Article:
The amount of media, its ownership, and its operation are not in themselves the objects of concern about pluralism, however, and these usages are merely shorthand semantic devices that indicate a collection of political, economic, and cultural concepts and ideologies. Because that collection is not universally agreed, the term pluralism is disparately employed.

The term encompasses fundamental concepts in liberal democratic media ideology and neo-Marxist critiques of media. It incorporates ideas of the benefits of free flow of information, ideas and opinions and the value of a variety in artistic and cultural expression. It recognizes the amount of content that can be offered by any one provider is limited by temporal and spatial factors. It accepts that the abilities of individuals to obtain and attend to content are affected by monetary and temporal limitations. It recognizes that operation of media is accompanied by political and economic benefits such as access, privilege, influence, and power and that those can be used for personal advantage and interests.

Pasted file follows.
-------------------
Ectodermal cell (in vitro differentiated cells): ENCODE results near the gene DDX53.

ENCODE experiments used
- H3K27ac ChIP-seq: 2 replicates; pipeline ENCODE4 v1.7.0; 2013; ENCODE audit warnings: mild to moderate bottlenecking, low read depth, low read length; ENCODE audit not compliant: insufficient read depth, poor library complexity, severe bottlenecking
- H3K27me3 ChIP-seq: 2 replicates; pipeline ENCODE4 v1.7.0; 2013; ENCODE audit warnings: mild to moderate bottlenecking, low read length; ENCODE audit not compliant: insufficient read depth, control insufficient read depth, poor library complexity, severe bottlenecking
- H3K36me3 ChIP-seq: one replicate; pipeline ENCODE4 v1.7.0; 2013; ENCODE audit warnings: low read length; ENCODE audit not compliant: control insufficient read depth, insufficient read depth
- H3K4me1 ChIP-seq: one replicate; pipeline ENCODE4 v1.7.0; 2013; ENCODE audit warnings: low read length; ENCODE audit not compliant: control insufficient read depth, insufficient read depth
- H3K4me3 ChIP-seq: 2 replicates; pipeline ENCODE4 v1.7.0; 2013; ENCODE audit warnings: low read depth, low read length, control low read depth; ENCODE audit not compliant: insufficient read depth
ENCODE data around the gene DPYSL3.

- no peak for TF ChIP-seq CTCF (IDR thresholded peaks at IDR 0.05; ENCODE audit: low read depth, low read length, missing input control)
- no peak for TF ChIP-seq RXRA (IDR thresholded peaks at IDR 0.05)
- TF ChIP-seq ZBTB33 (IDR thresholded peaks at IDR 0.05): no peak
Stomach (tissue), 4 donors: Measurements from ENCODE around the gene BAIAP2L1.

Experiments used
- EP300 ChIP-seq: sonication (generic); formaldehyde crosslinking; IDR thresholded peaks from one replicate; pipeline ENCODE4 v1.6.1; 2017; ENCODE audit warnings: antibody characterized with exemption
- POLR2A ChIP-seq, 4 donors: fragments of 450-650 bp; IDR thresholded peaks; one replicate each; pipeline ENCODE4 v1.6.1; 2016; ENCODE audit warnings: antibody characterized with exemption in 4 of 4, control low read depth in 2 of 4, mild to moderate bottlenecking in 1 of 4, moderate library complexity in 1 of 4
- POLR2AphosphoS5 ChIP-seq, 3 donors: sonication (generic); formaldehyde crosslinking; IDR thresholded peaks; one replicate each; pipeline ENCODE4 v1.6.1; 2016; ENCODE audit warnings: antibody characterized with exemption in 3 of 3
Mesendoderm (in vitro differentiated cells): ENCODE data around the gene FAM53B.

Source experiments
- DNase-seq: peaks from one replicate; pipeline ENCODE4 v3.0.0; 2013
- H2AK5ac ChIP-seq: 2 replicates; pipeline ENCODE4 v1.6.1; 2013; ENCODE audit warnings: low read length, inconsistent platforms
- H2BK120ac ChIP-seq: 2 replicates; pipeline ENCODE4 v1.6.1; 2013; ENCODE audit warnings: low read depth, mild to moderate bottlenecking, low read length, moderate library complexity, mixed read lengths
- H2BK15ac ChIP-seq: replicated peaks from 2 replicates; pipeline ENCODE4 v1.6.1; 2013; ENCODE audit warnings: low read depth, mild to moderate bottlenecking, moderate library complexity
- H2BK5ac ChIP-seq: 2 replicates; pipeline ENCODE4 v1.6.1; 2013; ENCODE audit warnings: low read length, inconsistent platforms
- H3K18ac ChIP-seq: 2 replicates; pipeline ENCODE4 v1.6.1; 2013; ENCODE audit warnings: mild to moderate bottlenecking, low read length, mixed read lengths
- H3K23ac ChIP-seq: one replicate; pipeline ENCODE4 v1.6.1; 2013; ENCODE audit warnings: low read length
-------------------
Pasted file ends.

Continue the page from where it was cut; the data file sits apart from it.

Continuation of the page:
Those who accept these concepts underlying the term pluralism differ widely about the proper means for its pursuit, however. They have divergent beliefs about the roles of the state and the market and differ widely about whether policy should promote beneficial outcomes through regulation or incentives and whether—and the extent to which—non-market provision of content is desirable.